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10 Things NOT to Do on an Interview


Many people will give you advice on what things you should be doing during an interview to get a call back, but have you given much thought to unintentional mistakes you could be making that are costing you jobs? On this page, we’ll go over ten of the most common interview blunders, so you can avoid making them.


1) Lying, Fibbing, Exaggerating, and Stretching the Truth


It doesn’t matter what you call it, anything other than the truth is a major red flag for employers. Even something as minor as adjusting months of employment to make it look like there isn’t a gap will raise alarm bells for a seasoned HR pro. Be honest about what you do (and don’t) bring to the table.


2) Anything with Your Cell Phone


Unless your interviewer suggests you meet again, and you want to check your calendar, your cell phone belongs out of sight and on silent. Even leaving it on the desk while you chat can make it look like you’re disinterested in the discussion.


3) Fidgeting


Your cell phone isn’t the only thing that can get you into trouble. Things like twirling pencils, toying with items on the desk, or fidgeting in your chair make it look like you’re mentally someplace else. Remove all distractions and give your interviewer your full attention.


4) Dressing Unprofessionally


True, in today’s start-up culture, some execs may interview you in bare feet, but they’re the rare exception. Always dress better than you think you need to be dressed for the interview. A polo shirt may be totally acceptable workwear, but don a shirt and tie to make a good impression. Ladies should, at the very least, wear a professional-looking blouse and possibly a blazer. Be mindful of shoes as well; close-toed only!


5) Ignoring the Team


Really great bosses (the kind you want to work for) value their team and the team’s opinion. If you snub the receptionist or anyone else in the office, chances are a word of your behavior will get back to the boss. Take a moment to be professional and polite with anyone you’re introduced to.


6) Arriving Late or Too Early


If you’re traveling to an area you don’t normally visit, try to do a dry run of the drive at the same time of day ahead of time. That way, you can get a more accurate prediction of how long it will take you to make your way there. If you’re tech-savvy and can’t squeeze this in, at least use a navigation app to clock the time at the same time of day you’ll be driving. Remember to add time in for things like parking, walking to the building, and locating the right office. It’s a good rule of thumb to try to arrive 5-10 minutes prior to your appointment.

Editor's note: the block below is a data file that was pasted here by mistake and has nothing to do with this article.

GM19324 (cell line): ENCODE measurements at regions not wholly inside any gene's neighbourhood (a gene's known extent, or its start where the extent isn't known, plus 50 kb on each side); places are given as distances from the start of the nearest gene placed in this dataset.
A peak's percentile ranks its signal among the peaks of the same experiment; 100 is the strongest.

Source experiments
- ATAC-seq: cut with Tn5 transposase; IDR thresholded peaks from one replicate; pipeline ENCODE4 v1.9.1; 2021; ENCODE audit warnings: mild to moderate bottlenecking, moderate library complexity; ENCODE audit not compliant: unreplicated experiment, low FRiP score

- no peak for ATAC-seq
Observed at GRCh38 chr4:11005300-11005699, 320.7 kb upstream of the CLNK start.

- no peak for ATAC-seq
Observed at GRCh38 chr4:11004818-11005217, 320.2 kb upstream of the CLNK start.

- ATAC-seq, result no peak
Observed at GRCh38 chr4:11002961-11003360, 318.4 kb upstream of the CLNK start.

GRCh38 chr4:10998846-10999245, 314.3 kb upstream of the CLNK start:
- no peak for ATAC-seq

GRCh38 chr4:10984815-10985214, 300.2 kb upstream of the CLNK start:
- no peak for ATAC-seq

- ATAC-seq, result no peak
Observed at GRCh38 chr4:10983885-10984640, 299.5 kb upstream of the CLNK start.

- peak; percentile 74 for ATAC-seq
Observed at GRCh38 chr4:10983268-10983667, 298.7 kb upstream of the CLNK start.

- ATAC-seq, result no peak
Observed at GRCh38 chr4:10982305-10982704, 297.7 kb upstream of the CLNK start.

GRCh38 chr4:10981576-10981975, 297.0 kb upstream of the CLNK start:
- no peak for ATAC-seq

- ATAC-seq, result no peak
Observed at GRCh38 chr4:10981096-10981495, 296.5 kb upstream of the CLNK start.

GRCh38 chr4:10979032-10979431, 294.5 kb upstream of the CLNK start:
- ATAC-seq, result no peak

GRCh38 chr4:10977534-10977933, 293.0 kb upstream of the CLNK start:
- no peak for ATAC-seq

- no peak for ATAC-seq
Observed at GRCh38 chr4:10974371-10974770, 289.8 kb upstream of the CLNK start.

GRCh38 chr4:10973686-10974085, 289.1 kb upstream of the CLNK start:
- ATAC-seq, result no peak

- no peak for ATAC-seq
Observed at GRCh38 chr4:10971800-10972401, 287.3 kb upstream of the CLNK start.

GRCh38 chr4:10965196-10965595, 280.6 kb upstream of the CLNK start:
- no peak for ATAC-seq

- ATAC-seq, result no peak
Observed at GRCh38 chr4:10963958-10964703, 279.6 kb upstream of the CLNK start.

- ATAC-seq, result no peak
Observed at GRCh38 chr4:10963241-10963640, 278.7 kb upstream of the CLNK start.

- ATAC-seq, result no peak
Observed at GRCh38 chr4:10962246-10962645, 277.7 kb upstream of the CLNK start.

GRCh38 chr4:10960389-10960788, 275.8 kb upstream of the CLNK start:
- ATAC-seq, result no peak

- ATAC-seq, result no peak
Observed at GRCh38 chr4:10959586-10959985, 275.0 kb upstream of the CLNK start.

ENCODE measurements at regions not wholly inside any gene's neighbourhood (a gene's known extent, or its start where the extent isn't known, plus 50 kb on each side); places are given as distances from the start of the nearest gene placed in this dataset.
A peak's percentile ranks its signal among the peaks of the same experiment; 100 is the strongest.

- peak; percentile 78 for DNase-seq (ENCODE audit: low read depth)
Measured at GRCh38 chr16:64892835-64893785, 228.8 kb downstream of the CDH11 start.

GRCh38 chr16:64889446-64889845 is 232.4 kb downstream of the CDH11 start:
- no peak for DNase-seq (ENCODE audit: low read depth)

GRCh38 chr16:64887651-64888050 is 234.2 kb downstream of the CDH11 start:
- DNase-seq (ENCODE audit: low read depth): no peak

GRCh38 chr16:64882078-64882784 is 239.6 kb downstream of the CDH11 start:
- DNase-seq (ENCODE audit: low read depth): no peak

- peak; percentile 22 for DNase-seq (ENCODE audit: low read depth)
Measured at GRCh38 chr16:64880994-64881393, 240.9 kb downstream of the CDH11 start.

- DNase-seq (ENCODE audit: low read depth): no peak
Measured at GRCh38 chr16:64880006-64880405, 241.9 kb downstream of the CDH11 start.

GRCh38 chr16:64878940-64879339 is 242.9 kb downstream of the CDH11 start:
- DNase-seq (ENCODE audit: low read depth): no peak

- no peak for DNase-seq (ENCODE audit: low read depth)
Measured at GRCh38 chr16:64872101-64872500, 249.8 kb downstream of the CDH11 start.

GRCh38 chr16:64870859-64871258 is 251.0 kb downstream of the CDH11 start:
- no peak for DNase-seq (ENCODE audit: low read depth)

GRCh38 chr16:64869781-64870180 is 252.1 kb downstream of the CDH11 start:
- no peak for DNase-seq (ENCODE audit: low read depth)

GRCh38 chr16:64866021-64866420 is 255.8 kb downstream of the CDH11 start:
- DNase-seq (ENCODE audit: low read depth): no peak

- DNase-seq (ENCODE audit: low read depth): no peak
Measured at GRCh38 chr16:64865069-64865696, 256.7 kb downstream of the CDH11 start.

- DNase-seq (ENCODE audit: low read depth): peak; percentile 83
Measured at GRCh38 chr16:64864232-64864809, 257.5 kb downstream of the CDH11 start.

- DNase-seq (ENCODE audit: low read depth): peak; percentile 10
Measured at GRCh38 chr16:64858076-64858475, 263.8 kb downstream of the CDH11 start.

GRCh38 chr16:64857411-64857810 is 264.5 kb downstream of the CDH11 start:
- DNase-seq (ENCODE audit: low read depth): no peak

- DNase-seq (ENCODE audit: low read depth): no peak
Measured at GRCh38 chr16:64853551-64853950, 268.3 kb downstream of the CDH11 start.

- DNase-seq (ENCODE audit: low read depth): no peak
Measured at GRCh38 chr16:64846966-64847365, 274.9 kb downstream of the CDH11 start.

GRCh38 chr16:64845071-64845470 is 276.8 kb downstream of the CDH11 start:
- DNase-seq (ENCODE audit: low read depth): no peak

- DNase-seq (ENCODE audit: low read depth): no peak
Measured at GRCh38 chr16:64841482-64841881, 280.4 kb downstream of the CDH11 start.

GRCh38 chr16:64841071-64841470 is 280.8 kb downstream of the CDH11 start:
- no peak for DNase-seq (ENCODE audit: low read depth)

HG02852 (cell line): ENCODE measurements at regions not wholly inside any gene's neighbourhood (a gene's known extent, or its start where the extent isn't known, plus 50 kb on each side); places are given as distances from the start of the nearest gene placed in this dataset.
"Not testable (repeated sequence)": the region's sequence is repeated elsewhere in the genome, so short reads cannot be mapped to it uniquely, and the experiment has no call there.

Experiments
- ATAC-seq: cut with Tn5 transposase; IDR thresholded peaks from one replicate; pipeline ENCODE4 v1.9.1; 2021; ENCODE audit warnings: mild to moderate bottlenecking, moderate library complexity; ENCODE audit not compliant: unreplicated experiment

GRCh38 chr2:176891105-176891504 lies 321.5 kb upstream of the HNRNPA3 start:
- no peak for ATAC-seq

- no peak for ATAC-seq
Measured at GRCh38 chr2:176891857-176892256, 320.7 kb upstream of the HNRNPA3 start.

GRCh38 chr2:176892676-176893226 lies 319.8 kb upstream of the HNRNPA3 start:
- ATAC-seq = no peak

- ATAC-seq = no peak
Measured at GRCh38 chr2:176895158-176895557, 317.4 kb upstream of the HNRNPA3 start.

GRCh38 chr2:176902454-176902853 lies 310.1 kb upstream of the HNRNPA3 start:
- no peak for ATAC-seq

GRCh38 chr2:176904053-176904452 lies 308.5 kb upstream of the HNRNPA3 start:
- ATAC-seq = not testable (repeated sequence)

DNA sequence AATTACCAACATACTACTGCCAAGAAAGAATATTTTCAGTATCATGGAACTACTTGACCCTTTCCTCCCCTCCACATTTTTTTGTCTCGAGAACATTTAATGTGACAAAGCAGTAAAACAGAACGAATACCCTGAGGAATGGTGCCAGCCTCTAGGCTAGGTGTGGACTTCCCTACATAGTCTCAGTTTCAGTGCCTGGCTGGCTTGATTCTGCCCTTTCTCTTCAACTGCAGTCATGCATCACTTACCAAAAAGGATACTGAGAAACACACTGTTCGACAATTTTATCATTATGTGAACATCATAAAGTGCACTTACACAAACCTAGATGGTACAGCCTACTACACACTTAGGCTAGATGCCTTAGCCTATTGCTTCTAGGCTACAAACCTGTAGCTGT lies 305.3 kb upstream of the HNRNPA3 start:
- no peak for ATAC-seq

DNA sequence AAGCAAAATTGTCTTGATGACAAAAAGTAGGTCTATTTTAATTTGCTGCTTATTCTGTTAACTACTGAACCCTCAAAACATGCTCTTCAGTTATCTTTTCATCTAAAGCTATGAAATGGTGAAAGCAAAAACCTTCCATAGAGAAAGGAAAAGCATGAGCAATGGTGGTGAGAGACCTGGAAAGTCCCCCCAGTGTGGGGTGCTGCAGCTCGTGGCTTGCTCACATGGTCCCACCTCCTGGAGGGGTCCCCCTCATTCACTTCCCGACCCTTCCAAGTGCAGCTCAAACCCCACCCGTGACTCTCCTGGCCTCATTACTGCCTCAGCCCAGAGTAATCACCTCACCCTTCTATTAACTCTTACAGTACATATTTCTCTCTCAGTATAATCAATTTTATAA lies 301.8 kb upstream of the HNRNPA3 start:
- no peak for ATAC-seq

7) Not Knowing Details About the Company


Businesses don’t just want to know you’re qualified for the job. They want to know why you’re excited to work for them in particular. Do a bit of research on the company and, if possible, whoever is interviewing you.


8) Talking About Money


Yes, money matters, but if you bring it up too soon, it can seem like that’s your primary concern. It’s good to know what you’re worth going into it, and you can even do online research to see what the firm usually pays, but hold off on discussing money with the interviewer until he or she brings it up or you’re offered the job.


9) Trash Talking


Your former employer may have been horrible and your boss suited for a gig at Initech, but the interview is not the time to rehash old wounds. It’s almost a guarantee your interviewer will be picturing you talking about their team that way and will get the idea that you were the problem. Practice diplomatic answers in advance to tough questions, like how you’ve dealt with adversity and what challenges you had to overcome at your prior place of work, so you know how to word things tactfully if they come up.


10) Forgetting About Body Language


Crossing your arms, slumping, not making eye contact, and offering a limp handshake, are often unspoken signs that you’re not really interested in the job. Some people do these things when they’re nervous as well, but it still sends the same message. If you need to work on confidence before going in, find a social situation or recruiting event where you can practice with lots of people. If you’re normally comfortable and confident around others, just be mindful of your behaviors.


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